I think that it would last more than 6 months in a vacuum pack - I tend to get more than 6 months in a regular tin, even being opened periodically.
I would say that it depends more on how green it is. If it's completely green then it will probably be diminished at this point but I would still think it *somewhat* enjoyable - I've had green oolongs a couple years old that were still plenty nice from being vacuum packed.
The "traditional roast" isn't going to be as fragrant, and I've recently found that it can sometimes take a lot of heat to really unlock the best qualities. Until I found this I thought of these as very lackluster and boring - a simple "honey" taste without much dimension and little aroma. The very high heat brewing, however, brought out a nice woody/fruity complexity with light notes of berry and spice. It's a little hard to describe. These aren't as easy to find these days because it's a fair amount of work that's probably not worth it when it's the very green ones that are most popular.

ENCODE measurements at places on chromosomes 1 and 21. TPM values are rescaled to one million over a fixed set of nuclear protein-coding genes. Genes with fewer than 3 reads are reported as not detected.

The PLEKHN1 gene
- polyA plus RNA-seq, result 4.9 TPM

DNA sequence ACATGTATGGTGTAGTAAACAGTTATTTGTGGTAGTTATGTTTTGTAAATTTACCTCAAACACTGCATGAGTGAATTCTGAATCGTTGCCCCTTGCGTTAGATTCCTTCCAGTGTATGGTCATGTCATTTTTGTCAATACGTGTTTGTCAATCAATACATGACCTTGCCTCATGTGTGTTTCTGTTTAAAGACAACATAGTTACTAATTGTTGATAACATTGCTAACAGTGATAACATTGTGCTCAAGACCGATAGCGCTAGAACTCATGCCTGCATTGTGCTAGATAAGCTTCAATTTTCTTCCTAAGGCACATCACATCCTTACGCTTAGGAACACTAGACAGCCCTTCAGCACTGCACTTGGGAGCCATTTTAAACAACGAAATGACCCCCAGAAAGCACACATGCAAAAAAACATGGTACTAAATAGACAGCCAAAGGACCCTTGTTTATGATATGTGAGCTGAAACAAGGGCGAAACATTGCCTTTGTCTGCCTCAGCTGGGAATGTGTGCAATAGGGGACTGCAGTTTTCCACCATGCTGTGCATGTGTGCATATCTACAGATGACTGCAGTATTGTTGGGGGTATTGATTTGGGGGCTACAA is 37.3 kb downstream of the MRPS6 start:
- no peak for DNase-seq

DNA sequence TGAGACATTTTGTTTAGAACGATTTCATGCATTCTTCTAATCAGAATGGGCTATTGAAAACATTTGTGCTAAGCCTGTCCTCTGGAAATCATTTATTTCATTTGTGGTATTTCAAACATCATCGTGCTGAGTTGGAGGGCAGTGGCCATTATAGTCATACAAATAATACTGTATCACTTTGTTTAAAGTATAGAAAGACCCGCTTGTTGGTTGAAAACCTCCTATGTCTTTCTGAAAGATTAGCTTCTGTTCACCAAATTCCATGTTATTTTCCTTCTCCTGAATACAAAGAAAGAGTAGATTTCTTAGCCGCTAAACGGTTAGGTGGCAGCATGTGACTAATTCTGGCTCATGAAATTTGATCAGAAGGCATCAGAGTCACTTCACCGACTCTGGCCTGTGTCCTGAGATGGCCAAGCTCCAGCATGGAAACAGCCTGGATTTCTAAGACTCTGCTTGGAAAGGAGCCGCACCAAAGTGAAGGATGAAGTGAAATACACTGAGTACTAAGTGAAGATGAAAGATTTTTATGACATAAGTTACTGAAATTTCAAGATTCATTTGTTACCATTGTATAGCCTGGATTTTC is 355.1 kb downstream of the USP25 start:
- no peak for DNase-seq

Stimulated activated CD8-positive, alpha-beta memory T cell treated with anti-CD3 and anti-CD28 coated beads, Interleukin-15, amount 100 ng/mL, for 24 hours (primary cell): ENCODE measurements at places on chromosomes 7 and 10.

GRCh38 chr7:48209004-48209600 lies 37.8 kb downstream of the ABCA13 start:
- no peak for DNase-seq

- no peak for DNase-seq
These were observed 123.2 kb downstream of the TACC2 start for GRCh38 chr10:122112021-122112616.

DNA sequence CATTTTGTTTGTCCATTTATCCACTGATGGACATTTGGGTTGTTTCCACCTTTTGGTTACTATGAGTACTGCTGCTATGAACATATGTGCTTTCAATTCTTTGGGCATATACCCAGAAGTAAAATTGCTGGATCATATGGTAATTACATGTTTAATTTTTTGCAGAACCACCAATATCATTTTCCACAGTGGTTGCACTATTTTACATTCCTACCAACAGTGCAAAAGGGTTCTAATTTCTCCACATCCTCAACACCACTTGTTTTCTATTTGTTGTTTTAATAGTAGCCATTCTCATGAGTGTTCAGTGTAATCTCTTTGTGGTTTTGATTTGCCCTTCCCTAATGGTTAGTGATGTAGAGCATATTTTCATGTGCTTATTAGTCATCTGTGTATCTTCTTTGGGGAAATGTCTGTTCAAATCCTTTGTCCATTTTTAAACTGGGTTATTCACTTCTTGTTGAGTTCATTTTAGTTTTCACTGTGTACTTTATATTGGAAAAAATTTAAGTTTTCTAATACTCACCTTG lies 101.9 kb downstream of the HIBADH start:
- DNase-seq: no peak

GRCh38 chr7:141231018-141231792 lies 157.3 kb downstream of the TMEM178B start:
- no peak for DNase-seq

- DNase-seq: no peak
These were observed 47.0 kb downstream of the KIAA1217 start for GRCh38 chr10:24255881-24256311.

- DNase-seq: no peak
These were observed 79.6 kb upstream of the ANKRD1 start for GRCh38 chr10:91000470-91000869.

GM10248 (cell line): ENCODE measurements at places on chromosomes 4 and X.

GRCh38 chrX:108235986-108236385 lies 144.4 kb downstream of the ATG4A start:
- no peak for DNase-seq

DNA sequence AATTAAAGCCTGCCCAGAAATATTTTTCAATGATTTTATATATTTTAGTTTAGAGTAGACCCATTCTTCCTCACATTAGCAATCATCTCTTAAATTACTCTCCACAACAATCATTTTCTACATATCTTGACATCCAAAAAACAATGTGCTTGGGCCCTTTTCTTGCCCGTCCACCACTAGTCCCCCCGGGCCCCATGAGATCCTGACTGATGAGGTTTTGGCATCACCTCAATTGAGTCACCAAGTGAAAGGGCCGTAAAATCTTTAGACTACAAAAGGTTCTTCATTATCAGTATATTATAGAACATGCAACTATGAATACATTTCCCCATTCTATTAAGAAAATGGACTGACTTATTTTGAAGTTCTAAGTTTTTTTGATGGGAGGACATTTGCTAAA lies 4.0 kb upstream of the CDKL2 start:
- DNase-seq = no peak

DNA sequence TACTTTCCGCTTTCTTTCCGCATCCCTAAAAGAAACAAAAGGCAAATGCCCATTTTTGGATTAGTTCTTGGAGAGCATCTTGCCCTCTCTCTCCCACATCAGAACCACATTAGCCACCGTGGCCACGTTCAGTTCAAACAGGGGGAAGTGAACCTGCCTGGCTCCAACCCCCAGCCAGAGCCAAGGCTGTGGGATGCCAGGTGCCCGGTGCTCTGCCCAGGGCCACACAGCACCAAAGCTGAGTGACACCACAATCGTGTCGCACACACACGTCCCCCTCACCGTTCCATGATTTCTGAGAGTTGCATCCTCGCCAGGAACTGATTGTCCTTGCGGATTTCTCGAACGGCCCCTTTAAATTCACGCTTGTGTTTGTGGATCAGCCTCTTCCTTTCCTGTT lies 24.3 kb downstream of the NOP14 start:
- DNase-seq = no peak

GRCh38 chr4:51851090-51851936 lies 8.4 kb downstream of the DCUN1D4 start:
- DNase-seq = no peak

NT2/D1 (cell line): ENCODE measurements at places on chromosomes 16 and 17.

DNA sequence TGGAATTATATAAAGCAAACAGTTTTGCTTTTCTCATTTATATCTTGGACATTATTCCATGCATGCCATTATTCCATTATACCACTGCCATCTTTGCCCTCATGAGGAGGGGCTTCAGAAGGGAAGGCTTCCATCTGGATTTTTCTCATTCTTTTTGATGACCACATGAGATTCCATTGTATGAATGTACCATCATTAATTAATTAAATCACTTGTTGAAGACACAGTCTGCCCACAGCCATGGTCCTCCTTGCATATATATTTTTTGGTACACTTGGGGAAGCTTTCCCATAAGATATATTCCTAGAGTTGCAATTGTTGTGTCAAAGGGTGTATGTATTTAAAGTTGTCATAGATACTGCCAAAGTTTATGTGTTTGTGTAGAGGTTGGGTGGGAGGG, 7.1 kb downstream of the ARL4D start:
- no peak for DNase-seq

A heavy roast isn't going to be fragrant but shouldn't be degraded much at all. These can also take quite a bit of heat to get the most out of, but should still have plenty of flavor anyway. These are even less common, probably because it's neither popular nor traditional, but that's just a guess.
Of course it's also possible that you just got crappy tea
My bet would be on the second, though. Try brewing it as hot as you can get it. Use yixing if you can, otherwise the thickest walled brewing vessel you have. It would really be best to brew it gongfu style - so the hydrated leaf fills the vessel. Pre-heat it more than once, so that it's pre-heated as hot as it will get and minimize the time that it has to cool off (meaning get the leaf and water in fairly quickly, rather than letting it sit empty while you do other things).